So you play one of three cousins on Gentefied who are trying to deal with their own issues while saving their grandpa’s taco shop. The show has been a hit on Netflix, and I know it has resonated with a lot of people, especially Latinx people and Hispanic people like myself because it deals with the themes of Latinx identity and authenticity that aren’t typically addressed. Given its uniqueness, what has been the most important or enriching part of filming Gentefied for you?
I would start off by saying that as a cast, just from hearing other experiences, I am not sure if we will ever again feel this blessed to feel as though we are working with a family. From the second we met in the audition room, there were sparks between the three of us. Throughout this entire process, I have always felt at home in the sense that it never felt like work despite the heavy themes and heavy moments. Everyone held space so beautifully and that really stuck with me. Like I said, I’m from southern Louisiana and I was raised in a predominantly white community,  so I was very unaware of what Latinos were going through in other parts of the country when they arrived in the states or were born however many generations into it. I am so blessed to say that I was never picked on for being Latina, and I feel as though it was more of a culture shock for my sister and me when we moved to Los Angeles because there are so many Latinos there. I feel that filming Gentefied has allowed me to see the culture of what we call Los Angeles. Learning about Boyle Heights and taking a tour of Boyle Heights has educated me so much and left me so humbled because where I come from I would have never even known of anything that Gentefied brings to life.


How do you embrace your Latinx roots? What reminds you of home?
First of all, I lived with my sister, so that helped me a lot when we first moved away from home. However, in the last few months in Los Angeles, I was essentially by myself, so for me, it was not so much food or anything like that but it was honest contact with my family back home. I called my mom every single morning and FaceTimed her every single night. It is always nice to talk to her and hear her voice, so for me it was really as simple as having that immediate connection to my mom. Aside from family, faith has always helped my sister and me whenever we felt sad or stressed. Knowing that we could turn to God when things got overwhelming was very helpful.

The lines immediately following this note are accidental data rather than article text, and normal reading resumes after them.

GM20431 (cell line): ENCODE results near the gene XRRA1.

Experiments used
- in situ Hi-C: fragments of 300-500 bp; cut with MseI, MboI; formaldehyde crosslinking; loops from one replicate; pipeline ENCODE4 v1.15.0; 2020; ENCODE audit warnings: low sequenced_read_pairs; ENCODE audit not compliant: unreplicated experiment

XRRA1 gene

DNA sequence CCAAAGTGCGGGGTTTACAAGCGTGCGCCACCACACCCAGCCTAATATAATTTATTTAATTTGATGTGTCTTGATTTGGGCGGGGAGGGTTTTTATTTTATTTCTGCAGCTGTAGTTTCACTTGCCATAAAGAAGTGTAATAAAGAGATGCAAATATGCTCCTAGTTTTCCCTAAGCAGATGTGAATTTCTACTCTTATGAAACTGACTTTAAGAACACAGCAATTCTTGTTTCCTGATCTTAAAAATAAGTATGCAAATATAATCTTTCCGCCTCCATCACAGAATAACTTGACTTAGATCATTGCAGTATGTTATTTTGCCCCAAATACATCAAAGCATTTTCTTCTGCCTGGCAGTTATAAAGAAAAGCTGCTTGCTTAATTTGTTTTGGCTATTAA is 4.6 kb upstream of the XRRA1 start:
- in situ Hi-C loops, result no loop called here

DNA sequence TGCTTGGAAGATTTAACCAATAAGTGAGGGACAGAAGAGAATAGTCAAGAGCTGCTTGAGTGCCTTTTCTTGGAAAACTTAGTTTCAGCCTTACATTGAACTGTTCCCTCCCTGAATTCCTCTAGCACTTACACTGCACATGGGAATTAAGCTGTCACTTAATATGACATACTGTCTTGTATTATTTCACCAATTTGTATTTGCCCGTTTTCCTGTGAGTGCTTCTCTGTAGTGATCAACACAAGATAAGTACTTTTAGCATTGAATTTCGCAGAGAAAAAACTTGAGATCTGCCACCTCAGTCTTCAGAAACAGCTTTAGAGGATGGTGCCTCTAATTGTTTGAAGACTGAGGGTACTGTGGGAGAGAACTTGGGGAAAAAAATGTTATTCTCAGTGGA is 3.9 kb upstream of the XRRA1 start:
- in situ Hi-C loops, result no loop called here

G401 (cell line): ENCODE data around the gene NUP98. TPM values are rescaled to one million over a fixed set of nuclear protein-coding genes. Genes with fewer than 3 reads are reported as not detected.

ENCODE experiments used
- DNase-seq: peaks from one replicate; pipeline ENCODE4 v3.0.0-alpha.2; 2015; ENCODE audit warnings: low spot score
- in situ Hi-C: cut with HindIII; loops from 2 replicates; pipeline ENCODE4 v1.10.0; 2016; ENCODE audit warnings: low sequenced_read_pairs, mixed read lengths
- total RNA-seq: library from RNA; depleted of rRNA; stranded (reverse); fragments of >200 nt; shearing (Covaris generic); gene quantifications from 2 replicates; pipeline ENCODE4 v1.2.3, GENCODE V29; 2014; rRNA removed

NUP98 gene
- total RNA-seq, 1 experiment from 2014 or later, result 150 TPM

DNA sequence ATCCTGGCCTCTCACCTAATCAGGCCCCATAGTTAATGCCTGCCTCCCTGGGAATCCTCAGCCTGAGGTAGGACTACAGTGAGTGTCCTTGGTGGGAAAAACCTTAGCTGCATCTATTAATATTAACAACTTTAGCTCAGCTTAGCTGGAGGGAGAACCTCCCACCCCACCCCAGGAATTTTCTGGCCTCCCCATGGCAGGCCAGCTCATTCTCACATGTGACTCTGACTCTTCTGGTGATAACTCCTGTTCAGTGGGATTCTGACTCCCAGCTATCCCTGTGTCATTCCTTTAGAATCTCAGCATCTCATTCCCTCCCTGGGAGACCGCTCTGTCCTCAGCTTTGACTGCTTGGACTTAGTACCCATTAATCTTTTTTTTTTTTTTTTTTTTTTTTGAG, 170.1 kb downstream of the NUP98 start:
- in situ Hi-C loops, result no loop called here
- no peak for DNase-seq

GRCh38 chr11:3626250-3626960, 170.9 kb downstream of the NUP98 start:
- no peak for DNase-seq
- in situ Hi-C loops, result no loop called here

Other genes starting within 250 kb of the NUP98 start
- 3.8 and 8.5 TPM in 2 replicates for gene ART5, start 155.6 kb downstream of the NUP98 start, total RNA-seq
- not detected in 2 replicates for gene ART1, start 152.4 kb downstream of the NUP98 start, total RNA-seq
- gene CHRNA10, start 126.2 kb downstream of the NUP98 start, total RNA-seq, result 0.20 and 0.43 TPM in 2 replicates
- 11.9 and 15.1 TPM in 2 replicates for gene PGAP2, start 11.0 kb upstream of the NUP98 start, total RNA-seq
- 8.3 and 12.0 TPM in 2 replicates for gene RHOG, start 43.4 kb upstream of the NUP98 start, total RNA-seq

To everybody, to Latinas, to my Latinx community, and to humanity as a whole, we are enough. We have enough in us to hold positions of power and to be leaders. It is time to remove the narrative of whatever it is you’ve been told and start believing that we can do anything if we work really hard. We should never stop dreaming.

Aside from how refreshing the specificity of the characters’ voices and the unique experiences highlighted in Gentefied make for a very compelling project to join, what else about the role made you want to play it? Was there a moment when you were like this character was made for me?
I think that for me the moment that it all felt right was the day I did a chemistry read with [Ana’s] cousins, played by Carlos [Santos] and J.J. [Soria]. I remember them telling us to just hang out and improvise to see what would happen and immediately we started to pick on Carlos, which is exactly how the show goes. The joke on set was that Carlos was always left out of conversations and would ask, “Oh, what were you guys talking about?” and we’re like, “You had to be there.” Also, when I walked into the audition and saw Linda [Yvette Chávez] and Marvin [Lemus] and America [Ferrera], I had such great interactions with them that I called my sister and told her that whether or not I booked the show, I wanted to be friends with everyone.

You’ve talked about how your main goal has been to honor Ana and what she is forced to experience as a Latina girl who is part of the LGBTQ community. What was the scariest part about telling Ana’s story and tapping into the parts of her that you weren’t as familiar with?